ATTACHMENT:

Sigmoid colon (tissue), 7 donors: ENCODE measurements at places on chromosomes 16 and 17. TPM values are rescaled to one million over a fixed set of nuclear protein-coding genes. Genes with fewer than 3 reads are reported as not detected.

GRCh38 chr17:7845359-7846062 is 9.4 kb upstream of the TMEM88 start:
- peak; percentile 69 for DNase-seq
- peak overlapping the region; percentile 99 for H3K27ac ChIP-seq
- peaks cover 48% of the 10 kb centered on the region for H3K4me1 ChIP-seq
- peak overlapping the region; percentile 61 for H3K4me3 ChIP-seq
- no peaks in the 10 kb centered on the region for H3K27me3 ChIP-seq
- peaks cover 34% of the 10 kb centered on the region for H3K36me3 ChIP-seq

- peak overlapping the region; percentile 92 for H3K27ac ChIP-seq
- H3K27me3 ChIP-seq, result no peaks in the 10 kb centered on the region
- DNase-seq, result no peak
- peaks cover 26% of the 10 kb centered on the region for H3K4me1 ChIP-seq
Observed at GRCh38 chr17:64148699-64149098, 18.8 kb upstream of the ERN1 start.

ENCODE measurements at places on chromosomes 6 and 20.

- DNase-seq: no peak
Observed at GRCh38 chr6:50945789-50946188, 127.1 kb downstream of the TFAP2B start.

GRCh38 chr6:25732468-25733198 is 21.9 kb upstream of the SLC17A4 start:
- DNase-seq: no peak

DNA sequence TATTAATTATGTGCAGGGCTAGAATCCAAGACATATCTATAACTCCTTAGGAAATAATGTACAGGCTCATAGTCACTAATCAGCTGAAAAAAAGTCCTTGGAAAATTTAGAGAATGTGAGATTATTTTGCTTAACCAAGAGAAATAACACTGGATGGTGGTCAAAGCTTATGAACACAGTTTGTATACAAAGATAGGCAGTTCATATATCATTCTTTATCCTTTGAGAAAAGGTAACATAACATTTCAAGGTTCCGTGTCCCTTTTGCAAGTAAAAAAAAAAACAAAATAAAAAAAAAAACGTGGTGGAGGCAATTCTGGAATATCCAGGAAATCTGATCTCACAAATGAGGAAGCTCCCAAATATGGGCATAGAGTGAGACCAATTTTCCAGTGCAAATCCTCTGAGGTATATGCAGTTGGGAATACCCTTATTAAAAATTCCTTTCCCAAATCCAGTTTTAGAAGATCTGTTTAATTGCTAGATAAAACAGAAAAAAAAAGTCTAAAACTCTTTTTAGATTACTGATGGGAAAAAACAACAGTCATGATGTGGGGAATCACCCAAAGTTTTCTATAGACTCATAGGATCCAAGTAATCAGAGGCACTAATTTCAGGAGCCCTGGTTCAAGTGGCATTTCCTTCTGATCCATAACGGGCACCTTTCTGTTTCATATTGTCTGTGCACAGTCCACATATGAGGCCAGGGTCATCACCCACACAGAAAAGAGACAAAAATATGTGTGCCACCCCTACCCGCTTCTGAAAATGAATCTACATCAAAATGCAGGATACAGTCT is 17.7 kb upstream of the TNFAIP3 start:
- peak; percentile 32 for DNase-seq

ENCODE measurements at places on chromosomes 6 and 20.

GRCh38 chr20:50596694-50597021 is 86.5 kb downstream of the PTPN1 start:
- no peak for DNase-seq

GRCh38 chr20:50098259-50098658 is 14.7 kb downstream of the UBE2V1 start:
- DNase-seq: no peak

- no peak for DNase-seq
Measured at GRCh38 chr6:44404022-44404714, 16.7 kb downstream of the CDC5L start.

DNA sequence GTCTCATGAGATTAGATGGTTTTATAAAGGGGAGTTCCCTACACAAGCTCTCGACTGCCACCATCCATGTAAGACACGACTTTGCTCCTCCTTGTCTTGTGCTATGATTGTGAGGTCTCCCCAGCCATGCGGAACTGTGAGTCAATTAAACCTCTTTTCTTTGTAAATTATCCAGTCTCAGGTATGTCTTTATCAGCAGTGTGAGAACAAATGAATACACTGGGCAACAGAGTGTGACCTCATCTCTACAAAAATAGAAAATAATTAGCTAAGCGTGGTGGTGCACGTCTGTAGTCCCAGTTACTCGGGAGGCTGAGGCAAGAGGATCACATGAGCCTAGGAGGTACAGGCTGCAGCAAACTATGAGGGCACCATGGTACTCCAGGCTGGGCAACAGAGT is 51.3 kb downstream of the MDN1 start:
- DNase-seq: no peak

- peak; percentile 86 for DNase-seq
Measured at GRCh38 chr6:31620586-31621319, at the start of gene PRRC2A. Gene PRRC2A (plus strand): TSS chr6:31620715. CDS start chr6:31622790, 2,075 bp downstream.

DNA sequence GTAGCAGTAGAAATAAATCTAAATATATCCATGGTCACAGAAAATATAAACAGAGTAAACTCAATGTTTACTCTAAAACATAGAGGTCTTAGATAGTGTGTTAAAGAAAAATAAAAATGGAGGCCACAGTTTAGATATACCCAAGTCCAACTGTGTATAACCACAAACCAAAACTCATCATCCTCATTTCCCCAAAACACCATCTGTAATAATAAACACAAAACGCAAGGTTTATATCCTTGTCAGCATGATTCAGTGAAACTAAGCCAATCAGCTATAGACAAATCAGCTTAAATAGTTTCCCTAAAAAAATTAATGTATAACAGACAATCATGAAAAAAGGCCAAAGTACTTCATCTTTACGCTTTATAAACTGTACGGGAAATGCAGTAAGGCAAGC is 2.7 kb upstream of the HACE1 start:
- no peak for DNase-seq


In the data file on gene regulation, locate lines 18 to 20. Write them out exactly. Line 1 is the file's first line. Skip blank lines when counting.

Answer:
- DNase-seq: no peak

DNA sequence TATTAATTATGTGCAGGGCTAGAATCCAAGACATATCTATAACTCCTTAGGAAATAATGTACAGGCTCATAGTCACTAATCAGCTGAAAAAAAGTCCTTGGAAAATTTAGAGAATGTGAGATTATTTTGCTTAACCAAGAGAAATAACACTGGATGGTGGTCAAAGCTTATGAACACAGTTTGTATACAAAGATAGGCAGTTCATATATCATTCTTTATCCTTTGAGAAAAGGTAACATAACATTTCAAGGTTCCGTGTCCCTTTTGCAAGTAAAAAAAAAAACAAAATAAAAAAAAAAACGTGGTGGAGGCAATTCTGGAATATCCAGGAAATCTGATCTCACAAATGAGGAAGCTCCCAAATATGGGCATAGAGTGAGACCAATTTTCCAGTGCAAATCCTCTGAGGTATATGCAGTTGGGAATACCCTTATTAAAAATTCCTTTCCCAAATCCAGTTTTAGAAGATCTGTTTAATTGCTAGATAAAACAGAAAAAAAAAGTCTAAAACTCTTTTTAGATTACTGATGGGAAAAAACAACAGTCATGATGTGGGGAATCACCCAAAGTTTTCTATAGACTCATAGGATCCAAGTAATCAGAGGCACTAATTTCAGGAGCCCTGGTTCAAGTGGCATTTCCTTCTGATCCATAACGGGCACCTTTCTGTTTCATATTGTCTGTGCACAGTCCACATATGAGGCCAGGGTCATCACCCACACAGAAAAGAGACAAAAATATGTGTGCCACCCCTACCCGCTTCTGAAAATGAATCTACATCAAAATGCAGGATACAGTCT is 17.7 kb upstream of the TNFAIP3 start:
- peak; percentile 32 for DNase-seq